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Semi-targeted metabolomic analysis provides the basis for enhanced antioxidant capacities in pigmented rice grains

  • Jhansi Narmada Reddy Kotamreddy
  • Chitra Hansda
  • Adinpunya MitraEmail author
Original Paper
  • 5 Downloads

Abstract

In the present study, polar metabolites including primary metabolites were analysed from red, black and white rice grains using gas chromatography mass spectrometry (GC–MS). Quantitative as well as qualitative differences in metabolite profiles of red, black and white rice were observed. Principal component analysis (PCA) of the data obtained from semi-targeted metabolite profiling showed a clear separation of grains with different pericarp colour. In the PCA scores plot, PC1 separated pigmented rice and non-pigmented rice. While, PC2 separated red rice and black rice. Biplot generated from metabolite profile of the rice grains indicated that vanillic acid, protocatechuic acid and glycerol-3-phosphate differentiate black rice from red and white rice. Erythritol and ribonic acid are present only in red rice causing its separation from black and white rice. Additionally, total phenolic content (TPC), 2,2-diphenyl-1-picrylhydrazyl (DPPH), 2,2′-azino-bis-(3-ethylbenzothiazoline-6-sulphonicacid) (ABTS) and the reducing potential of extracts in terms of ferric reducing ability of plasma (FRAP) were carried out. DPPH and ABTS radical scavenging activities of pigmented rice are higher than that of white rice, possibly due to the presence of high TPC in their grains. However, reducing power in terms of FRAP is highest in black rice and is comparable in red and white rice. Furthermore, correlation analysis of antioxidant activities with the metabolites was done to identify the possible primary metabolites contributing to antioxidant capacities of pigmented and non-pigmented rice. This study provides a premise for integration of pigmented rice in our daily diet owing to the potential health benefits of the compositional metabolites.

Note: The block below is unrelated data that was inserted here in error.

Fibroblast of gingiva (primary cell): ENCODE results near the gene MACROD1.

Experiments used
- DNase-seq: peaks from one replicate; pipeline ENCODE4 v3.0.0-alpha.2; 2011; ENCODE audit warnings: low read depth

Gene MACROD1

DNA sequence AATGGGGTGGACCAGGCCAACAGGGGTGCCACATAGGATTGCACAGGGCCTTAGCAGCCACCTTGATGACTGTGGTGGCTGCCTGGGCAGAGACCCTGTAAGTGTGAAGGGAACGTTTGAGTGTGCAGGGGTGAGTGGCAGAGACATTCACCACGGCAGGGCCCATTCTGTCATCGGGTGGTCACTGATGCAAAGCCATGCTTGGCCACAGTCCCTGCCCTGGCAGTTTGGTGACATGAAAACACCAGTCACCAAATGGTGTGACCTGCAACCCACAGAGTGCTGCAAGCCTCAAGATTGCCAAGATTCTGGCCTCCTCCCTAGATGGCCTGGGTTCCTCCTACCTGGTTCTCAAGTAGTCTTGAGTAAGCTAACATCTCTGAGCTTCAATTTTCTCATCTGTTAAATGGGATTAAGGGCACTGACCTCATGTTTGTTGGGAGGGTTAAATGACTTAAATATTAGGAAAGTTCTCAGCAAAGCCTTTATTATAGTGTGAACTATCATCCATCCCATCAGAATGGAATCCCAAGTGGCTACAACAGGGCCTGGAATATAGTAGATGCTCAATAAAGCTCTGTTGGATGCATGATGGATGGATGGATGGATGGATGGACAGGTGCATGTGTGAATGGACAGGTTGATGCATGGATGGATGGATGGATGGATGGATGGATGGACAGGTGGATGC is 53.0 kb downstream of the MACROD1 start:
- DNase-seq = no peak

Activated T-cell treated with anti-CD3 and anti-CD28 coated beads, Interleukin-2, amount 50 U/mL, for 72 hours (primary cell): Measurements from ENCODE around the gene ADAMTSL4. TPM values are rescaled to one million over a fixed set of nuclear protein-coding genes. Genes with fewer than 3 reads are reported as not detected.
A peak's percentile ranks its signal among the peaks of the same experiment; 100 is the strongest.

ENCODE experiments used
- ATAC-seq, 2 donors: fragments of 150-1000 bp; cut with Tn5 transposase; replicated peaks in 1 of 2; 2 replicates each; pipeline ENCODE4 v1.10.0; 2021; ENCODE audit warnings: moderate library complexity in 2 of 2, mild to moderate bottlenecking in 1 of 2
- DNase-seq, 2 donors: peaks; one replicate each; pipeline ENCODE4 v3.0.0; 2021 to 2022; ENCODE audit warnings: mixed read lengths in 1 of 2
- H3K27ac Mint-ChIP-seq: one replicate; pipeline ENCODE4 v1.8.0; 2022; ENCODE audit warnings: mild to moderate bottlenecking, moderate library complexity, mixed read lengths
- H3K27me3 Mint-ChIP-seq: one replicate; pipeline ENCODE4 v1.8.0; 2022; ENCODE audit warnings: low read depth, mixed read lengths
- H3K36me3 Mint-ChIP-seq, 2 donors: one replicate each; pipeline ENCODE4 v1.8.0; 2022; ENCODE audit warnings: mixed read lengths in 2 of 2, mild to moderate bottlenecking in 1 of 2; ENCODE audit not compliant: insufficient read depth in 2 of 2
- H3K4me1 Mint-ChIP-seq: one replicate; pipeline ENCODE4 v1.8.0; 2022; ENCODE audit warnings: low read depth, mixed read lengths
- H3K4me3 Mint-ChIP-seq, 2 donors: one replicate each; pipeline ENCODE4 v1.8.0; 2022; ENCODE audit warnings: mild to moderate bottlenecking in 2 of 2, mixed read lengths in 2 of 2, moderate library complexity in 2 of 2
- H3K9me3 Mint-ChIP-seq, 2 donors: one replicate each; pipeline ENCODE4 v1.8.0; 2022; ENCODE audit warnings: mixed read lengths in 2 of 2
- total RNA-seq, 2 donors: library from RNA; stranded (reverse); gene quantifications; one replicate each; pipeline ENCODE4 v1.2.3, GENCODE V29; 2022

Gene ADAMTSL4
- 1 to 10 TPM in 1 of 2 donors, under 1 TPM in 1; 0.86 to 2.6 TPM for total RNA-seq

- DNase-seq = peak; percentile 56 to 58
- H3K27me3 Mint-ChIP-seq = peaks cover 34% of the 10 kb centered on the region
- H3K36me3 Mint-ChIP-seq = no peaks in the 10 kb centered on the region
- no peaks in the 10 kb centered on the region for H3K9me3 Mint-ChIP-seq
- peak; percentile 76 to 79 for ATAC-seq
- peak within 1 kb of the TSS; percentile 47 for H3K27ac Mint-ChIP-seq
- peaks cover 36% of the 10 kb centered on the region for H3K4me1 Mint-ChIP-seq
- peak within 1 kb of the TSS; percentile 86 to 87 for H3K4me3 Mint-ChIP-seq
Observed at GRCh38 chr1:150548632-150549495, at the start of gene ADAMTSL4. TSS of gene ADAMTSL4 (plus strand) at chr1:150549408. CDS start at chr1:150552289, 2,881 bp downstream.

Keywords

Pigmented rice Antioxidant activities Gas chromatography mass spectrometry (GC–MS) Metabolite profiling Principal component analysis (PCA) 

Notes

Acknowledgements

This work was a part of a mega project on Sustainable Food Security (File No: 4–25/2013/TS-I) funded by Ministry of Human Resource Development, Government of India. JNRK was a recipient of a doctoral fellowship from the institute.

Supplementary material

11694_2019_367_MOESM1_ESM.doc (176 kb)
Supplementary material 1 (DOC 175 kb)

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Copyright information

© Springer Science+Business Media, LLC, part of Springer Nature 2020

Authors and Affiliations

  1. 1.Natural Product Biotechnology Group, Agricultural and Food Engineering DepartmentIndian Institute of Technology KharagpurKharagpurIndia

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